It'll operate from the inside out, so blood and guts won't float around the space station.
Image: Virtual Incision
If we’re ever going to have lunar or Martian colonies, we’re going to need a way to keep ourselves alive if emergency situations happen. So far, NASA has been exceedingly lucky that no astronauts have ever had to be rushed back to Earth for an emergency appendectomy or gallbladder removal or something. But soon, if the situation arises, robots might be able to perform a surgery and let the astronaut go about their day.
NASA and researchers at the University of Nebraska-Lincoln are working on developing remote-controlled, miniature robots that can be inserted into a person’s belly button to perform general surgeries such as appendectomies, ulcer perforation, and internal bleeding repair.
As you might expect, the technology was originally developed to be used here on Earth to make incisions necessary to perform basic surgeries on smaller scales. Standard, open surgery isn’t very feasible in space—you can’t have organs and blood floating outside of a person’s body while you’re trying to operate on them, so it’s easy to see why NASA would be interested in a robot that can perform surgery from the inside out.
“While this work is in an early phase, the minimal invasiveness of this approach could enable its use in remote locations such as on a moon or Mars colony,” Shane Farritor, one of the University of Nebraska researchers working on the technology, wrote in a paper describing its potential. “The robot can facilitate minimally invasive surgical resection of abdominal emergencies … although the likelihood of these accidents is low, it has been reported on other remote locations including North Pole expeditions and submarine service.”
Farritor, who has turned his research into a commercial company called Virtual Incision, is right—a study found that, of the 742 crew members who have flown on NASA’s 30-year space shuttle program, there were only 29 cases of infectious disease transmission. No one has ever needed surgery in space. On that fact, NASA has been lucky. But there have been cases—Russian surgeon Leonid Rogozov, who performed an appendectomy on himself in the 1960s in Antarctica and American Jerri Nielsen who performed a breast biopsy on herself in Antarctica in 1998 come to mind—where people in extreme locations have had to operate on themselves in emergencies. But, remove gravity from the situation, and you have an entirely different set of circumstances.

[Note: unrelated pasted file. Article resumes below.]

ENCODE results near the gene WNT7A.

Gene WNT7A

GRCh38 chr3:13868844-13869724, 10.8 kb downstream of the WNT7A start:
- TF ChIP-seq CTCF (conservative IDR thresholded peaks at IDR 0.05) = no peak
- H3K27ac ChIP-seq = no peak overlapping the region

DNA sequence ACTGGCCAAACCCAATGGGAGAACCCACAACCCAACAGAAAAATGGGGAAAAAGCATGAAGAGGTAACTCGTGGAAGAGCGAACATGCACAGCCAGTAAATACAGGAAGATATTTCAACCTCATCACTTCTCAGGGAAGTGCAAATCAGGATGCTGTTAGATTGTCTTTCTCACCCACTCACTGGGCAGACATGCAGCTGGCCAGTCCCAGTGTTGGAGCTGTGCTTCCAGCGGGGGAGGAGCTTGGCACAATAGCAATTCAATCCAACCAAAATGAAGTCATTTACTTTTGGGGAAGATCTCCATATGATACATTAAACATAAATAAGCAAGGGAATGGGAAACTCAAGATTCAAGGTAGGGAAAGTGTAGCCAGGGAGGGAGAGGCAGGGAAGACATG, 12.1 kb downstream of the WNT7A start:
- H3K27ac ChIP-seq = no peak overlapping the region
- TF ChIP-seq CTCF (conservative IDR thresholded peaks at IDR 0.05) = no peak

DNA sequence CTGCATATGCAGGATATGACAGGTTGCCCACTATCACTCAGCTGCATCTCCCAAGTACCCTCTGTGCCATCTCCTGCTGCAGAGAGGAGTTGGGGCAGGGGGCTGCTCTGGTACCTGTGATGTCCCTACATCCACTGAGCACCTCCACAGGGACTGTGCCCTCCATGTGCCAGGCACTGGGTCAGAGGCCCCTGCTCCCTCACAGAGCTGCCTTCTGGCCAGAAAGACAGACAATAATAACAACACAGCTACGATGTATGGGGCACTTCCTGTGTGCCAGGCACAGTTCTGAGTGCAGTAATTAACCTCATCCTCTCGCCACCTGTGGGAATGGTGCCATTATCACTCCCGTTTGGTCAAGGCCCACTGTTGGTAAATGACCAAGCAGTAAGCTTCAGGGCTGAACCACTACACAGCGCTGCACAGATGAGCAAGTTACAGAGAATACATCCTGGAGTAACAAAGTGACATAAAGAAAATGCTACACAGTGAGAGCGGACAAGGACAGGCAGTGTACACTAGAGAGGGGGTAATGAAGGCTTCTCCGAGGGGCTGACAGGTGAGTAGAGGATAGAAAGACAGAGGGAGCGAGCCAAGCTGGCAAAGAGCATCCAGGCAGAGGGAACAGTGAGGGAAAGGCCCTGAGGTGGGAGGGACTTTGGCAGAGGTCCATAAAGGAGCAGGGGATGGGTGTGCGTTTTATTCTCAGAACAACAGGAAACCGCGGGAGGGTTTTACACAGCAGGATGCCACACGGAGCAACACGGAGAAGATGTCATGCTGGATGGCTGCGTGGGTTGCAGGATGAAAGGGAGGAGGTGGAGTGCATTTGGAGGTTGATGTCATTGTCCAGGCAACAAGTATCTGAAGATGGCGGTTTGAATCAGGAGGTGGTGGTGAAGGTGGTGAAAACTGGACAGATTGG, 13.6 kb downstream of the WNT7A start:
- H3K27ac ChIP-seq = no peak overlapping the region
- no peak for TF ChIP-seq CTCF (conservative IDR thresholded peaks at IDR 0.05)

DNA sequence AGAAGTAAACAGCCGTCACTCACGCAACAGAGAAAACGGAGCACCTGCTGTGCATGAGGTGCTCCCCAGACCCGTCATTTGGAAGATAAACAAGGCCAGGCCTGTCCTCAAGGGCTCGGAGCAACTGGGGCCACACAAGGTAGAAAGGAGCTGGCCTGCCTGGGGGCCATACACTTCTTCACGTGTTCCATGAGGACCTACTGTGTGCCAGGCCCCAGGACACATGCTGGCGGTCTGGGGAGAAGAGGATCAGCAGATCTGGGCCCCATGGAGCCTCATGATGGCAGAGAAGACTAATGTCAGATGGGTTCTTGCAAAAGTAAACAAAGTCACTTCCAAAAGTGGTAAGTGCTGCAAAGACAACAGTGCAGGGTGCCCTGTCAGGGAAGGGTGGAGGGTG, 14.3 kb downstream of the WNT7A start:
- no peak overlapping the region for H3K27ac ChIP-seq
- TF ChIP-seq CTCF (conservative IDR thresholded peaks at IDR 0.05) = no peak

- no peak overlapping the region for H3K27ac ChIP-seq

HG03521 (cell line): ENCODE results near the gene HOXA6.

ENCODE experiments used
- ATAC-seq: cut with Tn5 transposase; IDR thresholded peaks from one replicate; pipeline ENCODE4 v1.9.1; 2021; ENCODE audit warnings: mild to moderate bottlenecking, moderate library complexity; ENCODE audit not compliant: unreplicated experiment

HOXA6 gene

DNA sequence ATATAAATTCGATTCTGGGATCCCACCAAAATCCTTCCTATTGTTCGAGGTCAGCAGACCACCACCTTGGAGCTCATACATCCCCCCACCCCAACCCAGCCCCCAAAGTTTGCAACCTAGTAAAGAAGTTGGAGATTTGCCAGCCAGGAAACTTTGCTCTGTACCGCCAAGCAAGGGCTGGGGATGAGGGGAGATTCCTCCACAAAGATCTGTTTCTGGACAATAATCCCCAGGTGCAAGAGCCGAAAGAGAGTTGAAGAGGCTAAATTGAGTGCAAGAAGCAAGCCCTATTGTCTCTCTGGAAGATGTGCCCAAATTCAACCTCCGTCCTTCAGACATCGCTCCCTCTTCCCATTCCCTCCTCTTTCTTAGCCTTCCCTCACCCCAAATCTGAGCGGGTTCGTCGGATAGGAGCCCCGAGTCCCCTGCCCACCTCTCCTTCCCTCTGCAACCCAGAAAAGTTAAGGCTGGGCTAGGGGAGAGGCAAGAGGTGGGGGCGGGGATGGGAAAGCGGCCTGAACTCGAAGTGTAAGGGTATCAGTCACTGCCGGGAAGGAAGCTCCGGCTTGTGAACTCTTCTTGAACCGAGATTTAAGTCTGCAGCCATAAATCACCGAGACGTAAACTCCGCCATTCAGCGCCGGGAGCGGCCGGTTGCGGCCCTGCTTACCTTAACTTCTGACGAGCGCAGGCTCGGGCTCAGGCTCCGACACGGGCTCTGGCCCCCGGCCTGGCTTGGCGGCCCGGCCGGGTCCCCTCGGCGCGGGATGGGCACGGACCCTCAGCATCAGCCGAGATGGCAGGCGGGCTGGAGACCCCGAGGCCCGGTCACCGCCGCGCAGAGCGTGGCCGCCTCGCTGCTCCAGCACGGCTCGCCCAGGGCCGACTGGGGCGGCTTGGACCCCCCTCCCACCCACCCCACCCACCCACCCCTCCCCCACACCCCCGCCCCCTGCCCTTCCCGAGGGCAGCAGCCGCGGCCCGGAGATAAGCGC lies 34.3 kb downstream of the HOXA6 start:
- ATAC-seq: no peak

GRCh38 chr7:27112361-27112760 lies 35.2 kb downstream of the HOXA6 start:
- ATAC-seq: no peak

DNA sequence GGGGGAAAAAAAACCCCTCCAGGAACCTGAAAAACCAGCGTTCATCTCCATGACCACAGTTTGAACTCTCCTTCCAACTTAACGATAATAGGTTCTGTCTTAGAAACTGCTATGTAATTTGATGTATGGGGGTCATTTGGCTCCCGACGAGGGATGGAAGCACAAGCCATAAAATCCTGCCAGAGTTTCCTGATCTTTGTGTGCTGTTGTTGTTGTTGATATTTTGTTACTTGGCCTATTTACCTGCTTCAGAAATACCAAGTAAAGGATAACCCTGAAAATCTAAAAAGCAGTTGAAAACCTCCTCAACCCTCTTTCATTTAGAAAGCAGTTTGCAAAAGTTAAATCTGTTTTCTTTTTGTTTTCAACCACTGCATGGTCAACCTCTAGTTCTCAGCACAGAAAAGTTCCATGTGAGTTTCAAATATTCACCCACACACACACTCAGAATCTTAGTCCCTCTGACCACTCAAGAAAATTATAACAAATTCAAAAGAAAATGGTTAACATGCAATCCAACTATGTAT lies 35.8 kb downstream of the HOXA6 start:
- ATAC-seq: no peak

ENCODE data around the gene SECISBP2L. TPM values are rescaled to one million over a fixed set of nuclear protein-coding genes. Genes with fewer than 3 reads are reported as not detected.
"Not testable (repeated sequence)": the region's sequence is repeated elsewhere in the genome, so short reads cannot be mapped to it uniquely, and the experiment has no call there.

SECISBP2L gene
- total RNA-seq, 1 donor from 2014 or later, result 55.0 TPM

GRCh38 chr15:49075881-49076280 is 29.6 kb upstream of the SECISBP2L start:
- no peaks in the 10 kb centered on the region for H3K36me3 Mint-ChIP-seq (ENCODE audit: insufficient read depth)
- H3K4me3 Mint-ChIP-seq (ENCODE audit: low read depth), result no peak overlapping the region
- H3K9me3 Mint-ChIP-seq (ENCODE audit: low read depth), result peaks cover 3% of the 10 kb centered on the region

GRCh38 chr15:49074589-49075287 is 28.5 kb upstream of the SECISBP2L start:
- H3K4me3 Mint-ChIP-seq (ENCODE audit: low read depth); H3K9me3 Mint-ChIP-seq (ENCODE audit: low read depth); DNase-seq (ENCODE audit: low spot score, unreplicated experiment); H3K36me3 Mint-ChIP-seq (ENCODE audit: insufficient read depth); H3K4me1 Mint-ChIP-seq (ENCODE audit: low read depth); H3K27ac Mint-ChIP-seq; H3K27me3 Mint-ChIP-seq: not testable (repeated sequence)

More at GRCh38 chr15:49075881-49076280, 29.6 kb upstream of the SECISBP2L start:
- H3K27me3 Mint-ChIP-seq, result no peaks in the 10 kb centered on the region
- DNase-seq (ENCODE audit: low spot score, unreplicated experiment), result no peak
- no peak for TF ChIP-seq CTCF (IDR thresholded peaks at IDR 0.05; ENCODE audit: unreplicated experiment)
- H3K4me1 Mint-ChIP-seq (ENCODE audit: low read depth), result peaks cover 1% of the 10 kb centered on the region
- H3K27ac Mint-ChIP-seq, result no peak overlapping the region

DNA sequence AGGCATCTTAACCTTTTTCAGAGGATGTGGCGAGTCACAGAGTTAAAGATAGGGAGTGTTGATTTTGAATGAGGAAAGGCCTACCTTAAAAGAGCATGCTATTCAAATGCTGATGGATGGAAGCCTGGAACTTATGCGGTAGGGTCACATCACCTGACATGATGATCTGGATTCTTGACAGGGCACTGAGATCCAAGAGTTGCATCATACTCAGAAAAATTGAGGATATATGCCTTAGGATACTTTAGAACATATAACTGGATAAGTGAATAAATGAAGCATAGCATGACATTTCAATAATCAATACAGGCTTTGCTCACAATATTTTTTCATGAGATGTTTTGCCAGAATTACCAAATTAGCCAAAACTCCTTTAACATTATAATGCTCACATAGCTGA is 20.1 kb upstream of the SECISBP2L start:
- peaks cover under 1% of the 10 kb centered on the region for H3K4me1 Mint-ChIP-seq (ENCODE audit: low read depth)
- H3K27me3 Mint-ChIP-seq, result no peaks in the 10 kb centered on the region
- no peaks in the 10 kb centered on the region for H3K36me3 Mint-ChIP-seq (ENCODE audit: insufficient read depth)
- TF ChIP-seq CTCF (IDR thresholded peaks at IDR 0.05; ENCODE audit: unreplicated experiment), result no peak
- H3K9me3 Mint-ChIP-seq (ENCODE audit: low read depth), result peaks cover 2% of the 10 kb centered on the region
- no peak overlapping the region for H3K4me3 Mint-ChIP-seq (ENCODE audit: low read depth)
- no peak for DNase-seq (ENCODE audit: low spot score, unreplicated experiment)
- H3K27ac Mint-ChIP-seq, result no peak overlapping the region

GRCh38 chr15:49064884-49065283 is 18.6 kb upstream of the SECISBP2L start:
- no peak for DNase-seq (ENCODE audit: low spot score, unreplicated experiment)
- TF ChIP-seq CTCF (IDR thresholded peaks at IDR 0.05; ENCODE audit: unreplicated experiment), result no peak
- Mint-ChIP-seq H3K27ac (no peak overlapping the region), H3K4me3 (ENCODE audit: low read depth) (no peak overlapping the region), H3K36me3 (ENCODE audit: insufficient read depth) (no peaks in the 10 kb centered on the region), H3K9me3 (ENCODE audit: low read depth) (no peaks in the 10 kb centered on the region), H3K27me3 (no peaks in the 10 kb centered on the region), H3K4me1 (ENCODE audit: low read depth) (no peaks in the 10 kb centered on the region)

The device working on a pig's colon. Image: Virtual Incision screengrab
The robot has an “eye” and two arms that can be controlled by a surgeon either on Earth or in space, and has already been tested in pigs. Farritor is hoping to do human trials on Earth this year, with a goal of getting FDA approval sometime in 2015.
“The surgeon will control the system basically using fancy joysticks and some sort of user interface console,” he said in a presentation explaining the technology last year.
Assuming it works on Earth, the team will quickly move to zero gravity tests, and they’re already planning on testing the device on a zero gravity flight sometime in 2015. How that’s going to work is still up in the air—parabolic flights can only simulate weightlessness for about 30 seconds at a time, and performing any type of surgery is going to take much longer than that. The only way to truly test it might be on the space station itself.